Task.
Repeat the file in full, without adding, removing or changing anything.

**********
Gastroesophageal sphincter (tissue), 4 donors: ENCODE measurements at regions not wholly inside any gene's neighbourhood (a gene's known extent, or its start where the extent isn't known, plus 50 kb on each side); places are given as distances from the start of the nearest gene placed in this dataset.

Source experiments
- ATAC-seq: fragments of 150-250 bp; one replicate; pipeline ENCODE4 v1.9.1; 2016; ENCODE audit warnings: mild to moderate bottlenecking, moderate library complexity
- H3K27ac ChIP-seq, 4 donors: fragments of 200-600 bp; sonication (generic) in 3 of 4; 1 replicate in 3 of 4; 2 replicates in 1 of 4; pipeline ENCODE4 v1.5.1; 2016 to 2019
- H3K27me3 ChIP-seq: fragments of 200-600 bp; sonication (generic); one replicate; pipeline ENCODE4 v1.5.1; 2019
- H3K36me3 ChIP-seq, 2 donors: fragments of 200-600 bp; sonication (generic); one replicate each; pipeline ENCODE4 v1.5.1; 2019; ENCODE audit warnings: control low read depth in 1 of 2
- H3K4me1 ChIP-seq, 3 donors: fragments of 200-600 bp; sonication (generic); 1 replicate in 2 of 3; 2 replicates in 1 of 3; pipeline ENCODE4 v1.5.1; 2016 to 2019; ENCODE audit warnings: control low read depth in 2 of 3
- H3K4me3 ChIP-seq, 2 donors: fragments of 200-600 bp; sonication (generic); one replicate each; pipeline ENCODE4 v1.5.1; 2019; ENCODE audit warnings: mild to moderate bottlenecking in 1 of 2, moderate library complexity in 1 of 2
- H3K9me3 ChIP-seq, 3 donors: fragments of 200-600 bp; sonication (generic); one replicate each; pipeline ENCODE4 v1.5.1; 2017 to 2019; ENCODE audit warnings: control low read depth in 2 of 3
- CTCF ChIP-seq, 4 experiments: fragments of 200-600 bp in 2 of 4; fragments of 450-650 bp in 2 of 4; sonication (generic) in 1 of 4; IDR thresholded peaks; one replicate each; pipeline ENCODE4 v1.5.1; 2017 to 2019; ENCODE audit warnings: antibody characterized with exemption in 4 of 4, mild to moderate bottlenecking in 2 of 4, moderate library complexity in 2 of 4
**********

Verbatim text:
Gastroesophageal sphincter (tissue), 4 donors: ENCODE measurements at regions not wholly inside any gene's neighbourhood (a gene's known extent, or its start where the extent isn't known, plus 50 kb on each side); places are given as distances from the start of the nearest gene placed in this dataset.

Source experiments
- ATAC-seq: fragments of 150-250 bp; one replicate; pipeline ENCODE4 v1.9.1; 2016; ENCODE audit warnings: mild to moderate bottlenecking, moderate library complexity
- H3K27ac ChIP-seq, 4 donors: fragments of 200-600 bp; sonication (generic) in 3 of 4; 1 replicate in 3 of 4; 2 replicates in 1 of 4; pipeline ENCODE4 v1.5.1; 2016 to 2019
- H3K27me3 ChIP-seq: fragments of 200-600 bp; sonication (generic); one replicate; pipeline ENCODE4 v1.5.1; 2019
- H3K36me3 ChIP-seq, 2 donors: fragments of 200-600 bp; sonication (generic); one replicate each; pipeline ENCODE4 v1.5.1; 2019; ENCODE audit warnings: control low read depth in 1 of 2
- H3K4me1 ChIP-seq, 3 donors: fragments of 200-600 bp; sonication (generic); 1 replicate in 2 of 3; 2 replicates in 1 of 3; pipeline ENCODE4 v1.5.1; 2016 to 2019; ENCODE audit warnings: control low read depth in 2 of 3
- H3K4me3 ChIP-seq, 2 donors: fragments of 200-600 bp; sonication (generic); one replicate each; pipeline ENCODE4 v1.5.1; 2019; ENCODE audit warnings: mild to moderate bottlenecking in 1 of 2, moderate library complexity in 1 of 2
- H3K9me3 ChIP-seq, 3 donors: fragments of 200-600 bp; sonication (generic); one replicate each; pipeline ENCODE4 v1.5.1; 2017 to 2019; ENCODE audit warnings: control low read depth in 2 of 3
- CTCF ChIP-seq, 4 experiments: fragments of 200-600 bp in 2 of 4; fragments of 450-650 bp in 2 of 4; sonication (generic) in 1 of 4; IDR thresholded peaks; one replicate each; pipeline ENCODE4 v1.5.1; 2017 to 2019; ENCODE audit warnings: antibody characterized with exemption in 4 of 4, mild to moderate bottlenecking in 2 of 4, moderate library complexity in 2 of 4